Client: Jeff Cohen – Partner
Prince Royal, an actor in Los Angeles, was working as an extra on “The Flash” when he was directed to a tractor trailer to “take pictures.”
Inside were hundreds of cameras. He stood with his arms up as the operators took a 3-D scan, which he was told would be used for continuity and special effects.
“We were told if we didn’t do it, we’d be sent home without pay,” he said.
Now he feels like he was duped.
“We don’t know what all our scans are being used for,” he said. “They could possibly use our scans in other movies and other shows.”
That fear is one of the flash points of the SAG-AFTRA strike. Duncan Crabtree-Ireland, the union’s chief negotiator, has warned that studios want to scan background actors and then use artificial intelligence to place those actors in other projects “for the rest of eternity” without consent. The Alliance of Motion Picture and Television Producers says that’s not true.
Privately, studio sources are livid at Crabtree-Ireland, who they believe is mischaracterizing their position. On the union side, many fear that studios are taking notes from “Black Mirror,” and trying to replace actors with AI replicants without the actors’ approval.
As AI technology improves, background actors could be the first thrown out of work — the canary in the coal mine for the entire profession.
“If they have my image, and they can manipulate it any way they want, why do they need to hire me again?” asked Rick Markman, a background actor who said he has always refused requests for scanning.
About 32,000 people worked at least once as a background actor last year, making them a sizable share of the 160,000 SAG-AFTRA members now on strike. Within the union, they are the lowest paid workers — $187 a day — and have the least control over their image and likeness.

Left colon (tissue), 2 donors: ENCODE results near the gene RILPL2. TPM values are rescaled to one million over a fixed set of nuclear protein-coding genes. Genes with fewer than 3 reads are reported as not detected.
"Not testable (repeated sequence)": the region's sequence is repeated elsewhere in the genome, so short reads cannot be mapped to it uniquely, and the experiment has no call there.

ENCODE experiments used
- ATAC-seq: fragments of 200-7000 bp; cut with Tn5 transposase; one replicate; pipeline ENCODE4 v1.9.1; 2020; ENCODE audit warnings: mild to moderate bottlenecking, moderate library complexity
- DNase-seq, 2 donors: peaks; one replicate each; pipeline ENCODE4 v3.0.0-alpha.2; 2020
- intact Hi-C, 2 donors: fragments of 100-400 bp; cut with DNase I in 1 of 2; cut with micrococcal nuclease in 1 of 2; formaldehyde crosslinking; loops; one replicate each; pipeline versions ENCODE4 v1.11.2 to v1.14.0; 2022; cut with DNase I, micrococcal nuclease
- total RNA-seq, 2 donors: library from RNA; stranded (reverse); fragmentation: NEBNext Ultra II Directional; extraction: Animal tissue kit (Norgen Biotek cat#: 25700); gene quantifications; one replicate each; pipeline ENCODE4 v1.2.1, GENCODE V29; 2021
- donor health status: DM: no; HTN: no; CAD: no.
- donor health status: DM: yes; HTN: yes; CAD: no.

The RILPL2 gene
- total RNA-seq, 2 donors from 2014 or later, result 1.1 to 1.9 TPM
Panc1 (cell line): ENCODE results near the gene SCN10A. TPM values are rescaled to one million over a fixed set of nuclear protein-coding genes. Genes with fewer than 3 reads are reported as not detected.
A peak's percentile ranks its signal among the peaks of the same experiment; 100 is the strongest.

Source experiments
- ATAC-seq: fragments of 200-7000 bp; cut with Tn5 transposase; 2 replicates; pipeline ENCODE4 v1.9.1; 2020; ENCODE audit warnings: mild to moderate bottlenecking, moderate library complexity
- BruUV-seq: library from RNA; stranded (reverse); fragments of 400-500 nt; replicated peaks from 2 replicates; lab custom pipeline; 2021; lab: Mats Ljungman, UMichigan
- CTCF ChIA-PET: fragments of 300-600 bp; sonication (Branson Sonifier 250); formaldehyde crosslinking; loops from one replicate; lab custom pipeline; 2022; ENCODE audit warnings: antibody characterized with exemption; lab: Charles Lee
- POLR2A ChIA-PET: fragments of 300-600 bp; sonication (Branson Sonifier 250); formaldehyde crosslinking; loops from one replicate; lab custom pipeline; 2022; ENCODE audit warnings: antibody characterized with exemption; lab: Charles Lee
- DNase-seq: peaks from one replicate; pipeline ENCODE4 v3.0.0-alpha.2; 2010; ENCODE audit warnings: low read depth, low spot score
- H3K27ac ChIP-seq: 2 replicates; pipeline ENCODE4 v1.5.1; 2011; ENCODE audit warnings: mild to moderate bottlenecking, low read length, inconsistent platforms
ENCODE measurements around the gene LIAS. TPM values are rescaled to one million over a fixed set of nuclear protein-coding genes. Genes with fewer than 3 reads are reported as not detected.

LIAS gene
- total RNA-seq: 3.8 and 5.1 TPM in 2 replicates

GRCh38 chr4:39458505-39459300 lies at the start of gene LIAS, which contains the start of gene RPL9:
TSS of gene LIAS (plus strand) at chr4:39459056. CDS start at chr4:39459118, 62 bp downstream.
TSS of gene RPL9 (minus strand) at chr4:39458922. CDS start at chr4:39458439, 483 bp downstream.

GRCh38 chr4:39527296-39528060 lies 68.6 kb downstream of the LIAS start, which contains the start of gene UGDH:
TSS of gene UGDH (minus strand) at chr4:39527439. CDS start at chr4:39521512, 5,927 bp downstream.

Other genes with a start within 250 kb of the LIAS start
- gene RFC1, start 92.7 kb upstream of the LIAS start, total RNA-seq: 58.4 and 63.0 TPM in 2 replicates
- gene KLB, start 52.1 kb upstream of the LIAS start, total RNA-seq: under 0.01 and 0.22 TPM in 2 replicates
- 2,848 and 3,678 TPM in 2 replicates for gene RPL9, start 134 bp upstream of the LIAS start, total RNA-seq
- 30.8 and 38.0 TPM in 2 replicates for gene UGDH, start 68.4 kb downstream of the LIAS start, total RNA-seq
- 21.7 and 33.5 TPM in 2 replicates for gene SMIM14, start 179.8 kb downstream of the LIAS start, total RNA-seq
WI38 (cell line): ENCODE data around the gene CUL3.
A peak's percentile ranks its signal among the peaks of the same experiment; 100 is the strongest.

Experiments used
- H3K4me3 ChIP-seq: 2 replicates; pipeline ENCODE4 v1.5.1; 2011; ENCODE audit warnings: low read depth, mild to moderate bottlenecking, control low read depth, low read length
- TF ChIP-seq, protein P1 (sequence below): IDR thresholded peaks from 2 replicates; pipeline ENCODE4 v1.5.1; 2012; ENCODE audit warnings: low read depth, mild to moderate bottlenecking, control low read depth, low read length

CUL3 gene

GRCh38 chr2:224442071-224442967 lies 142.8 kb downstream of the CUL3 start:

Extras used to have their own union, the Screen Extras Guild, but its membership was absorbed into the Screen Actors Guild in 1992. Gene Poe, the last president of SEG, said in an interview that the interests of background actors have traditionally been subordinate within SAG and SAG-AFTRA.
“When it comes to the wheeling and dealing, you’re on the low end of the totem pole,” he said. “Now with this whole thing with AI, it’s even worse.”
He said he “totally” supports the strike, and urges the union to take a hard line on the AI issue.
“If not, there won’t be any extra work 10 years from now,” he said. “It won’t exist.”
Extras typically get work through large casting agencies. At Central Casting, background actors are given a voucher along with their pay stub. On the back is a dense page of fine-print legalese, which includes an extremely broad release.
“I hereby irrevocably grant to Production Company all rights of every kind and nature to the results and proceeds of all of my services hereunder,” the document states, including all acts “to be used or not used in any manner Production Company chooses throughout the universe in perpetuity in all media whether now known or hereafter devised.”
Most actors don’t pay too much attention to the language, and for practical purposes, background performances are typically not spliced into other projects to be reused in perpetuity.
“It’s always been the position of the union that that boilerplate was meaningless,” said Ron Ostrow, a background actor who serves on SAG-AFTRA’s negotiating committee. “But in light of the advances of AI, it takes on a whole new meaning.”
The language is adapted from the SAG-AFTRA contract, which includes a standard form stating that background actors are giving up all rights “worldwide and in perpetuity.” In a statement, Central Casting said that the union has reviewed its voucher language “numerous times and not raised concerns.”